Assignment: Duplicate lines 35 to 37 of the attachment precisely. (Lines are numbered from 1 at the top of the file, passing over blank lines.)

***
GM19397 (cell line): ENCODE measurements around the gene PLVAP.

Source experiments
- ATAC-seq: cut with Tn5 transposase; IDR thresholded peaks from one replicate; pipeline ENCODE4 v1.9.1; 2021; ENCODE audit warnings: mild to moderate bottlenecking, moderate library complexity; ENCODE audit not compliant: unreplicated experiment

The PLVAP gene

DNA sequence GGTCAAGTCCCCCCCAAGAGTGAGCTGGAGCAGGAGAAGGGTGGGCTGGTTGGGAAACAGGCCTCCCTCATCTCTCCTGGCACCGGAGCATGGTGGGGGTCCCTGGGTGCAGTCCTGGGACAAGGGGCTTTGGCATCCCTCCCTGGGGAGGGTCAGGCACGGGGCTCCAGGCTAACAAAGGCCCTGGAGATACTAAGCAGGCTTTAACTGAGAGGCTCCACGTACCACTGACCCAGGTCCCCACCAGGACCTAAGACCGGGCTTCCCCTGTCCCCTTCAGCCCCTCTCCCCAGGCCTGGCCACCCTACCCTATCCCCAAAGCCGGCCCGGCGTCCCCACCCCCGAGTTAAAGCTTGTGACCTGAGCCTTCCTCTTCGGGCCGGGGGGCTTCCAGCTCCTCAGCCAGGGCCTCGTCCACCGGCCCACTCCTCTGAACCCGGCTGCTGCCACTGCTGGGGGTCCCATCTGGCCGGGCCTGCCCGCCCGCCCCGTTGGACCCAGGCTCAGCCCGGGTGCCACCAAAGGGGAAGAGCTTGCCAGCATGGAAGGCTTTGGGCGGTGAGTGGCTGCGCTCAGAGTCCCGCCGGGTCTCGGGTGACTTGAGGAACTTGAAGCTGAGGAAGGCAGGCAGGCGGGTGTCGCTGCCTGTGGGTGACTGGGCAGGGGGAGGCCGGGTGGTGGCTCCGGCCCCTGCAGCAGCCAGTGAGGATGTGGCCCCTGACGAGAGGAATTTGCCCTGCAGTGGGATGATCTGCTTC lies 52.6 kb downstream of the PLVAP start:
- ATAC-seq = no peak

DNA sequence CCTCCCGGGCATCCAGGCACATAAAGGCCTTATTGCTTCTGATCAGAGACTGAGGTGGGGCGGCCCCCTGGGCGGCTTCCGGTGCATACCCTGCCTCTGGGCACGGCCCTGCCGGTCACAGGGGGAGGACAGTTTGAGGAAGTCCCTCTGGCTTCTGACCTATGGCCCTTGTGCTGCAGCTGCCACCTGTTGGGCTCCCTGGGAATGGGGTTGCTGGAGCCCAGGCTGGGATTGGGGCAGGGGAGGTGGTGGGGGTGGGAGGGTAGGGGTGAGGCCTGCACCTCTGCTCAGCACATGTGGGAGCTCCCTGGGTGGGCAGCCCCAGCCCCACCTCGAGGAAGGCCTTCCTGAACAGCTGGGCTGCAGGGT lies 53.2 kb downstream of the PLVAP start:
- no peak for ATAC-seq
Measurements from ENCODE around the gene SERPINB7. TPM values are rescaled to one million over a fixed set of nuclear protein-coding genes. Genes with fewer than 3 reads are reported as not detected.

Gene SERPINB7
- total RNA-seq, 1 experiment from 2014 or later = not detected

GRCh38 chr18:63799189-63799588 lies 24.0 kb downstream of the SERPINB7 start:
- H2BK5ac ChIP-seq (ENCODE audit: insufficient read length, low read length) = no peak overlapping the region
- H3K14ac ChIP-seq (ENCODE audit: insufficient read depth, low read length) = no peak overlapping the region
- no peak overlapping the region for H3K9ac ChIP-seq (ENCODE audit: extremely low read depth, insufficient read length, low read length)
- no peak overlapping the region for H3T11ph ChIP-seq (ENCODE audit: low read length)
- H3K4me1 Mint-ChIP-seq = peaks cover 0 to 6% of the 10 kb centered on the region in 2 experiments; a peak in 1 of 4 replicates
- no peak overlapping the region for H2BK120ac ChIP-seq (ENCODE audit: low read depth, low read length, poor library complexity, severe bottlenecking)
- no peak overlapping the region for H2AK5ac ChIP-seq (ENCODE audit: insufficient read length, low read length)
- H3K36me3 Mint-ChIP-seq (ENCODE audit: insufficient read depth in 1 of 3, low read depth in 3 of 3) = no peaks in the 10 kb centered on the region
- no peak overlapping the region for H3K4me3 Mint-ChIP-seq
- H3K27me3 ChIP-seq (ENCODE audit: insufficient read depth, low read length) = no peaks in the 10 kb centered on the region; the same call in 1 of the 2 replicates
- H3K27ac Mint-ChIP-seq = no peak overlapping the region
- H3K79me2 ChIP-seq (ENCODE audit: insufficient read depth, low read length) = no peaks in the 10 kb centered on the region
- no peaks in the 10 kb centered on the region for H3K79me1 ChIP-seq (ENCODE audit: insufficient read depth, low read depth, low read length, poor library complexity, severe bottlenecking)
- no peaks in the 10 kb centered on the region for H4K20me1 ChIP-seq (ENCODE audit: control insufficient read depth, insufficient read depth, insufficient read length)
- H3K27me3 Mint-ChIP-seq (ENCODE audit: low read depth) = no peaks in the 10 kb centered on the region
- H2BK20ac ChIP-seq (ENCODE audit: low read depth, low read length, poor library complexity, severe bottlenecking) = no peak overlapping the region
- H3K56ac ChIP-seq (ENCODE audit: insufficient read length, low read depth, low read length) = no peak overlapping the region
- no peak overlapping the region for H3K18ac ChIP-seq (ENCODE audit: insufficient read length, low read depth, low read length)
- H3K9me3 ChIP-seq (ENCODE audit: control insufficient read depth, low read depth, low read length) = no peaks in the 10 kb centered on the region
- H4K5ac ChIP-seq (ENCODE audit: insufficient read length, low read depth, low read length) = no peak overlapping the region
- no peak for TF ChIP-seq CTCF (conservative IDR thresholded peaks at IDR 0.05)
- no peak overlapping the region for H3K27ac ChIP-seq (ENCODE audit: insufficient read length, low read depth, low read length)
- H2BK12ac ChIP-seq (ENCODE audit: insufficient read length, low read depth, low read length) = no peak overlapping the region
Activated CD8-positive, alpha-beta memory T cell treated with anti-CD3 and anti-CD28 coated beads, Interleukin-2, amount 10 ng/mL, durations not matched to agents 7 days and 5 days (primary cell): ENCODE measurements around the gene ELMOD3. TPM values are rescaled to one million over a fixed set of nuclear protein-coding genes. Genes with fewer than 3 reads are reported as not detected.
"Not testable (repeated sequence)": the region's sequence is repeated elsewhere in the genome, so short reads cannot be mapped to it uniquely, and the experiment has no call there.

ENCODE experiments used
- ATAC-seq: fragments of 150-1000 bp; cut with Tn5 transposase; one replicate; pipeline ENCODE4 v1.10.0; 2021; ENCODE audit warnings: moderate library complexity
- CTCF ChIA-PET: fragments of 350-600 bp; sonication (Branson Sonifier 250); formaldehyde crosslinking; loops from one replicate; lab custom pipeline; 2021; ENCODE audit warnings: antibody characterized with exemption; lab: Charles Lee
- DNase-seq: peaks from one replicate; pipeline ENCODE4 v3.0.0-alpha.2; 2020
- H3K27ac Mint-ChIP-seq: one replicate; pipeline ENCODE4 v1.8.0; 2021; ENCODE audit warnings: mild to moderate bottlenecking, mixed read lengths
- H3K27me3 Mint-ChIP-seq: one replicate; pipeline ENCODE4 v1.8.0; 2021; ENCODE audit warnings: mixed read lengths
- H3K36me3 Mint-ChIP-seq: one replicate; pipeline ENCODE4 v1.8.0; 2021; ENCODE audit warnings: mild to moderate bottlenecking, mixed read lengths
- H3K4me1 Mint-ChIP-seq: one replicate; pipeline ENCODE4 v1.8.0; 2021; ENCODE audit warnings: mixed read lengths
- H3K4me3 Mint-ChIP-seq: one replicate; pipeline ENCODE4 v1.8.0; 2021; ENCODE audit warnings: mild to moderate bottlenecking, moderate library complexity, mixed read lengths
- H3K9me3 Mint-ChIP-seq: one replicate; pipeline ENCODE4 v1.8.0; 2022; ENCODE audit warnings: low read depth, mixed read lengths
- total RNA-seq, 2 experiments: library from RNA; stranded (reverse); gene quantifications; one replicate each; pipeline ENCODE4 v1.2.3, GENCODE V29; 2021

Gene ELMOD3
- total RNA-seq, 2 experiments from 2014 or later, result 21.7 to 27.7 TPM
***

- H2BK12ac ChIP-seq (ENCODE audit: insufficient read length, low read depth, low read length) = no peak overlapping the region
Activated CD8-positive, alpha-beta memory T cell treated with anti-CD3 and anti-CD28 coated beads, Interleukin-2, amount 10 ng/mL, durations not matched to agents 7 days and 5 days (primary cell): ENCODE measurements around the gene ELMOD3. TPM values are rescaled to one million over a fixed set of nuclear protein-coding genes. Genes with fewer than 3 reads are reported as not detected.
"Not testable (repeated sequence)": the region's sequence is repeated elsewhere in the genome, so short reads cannot be mapped to it uniquely, and the experiment has no call there.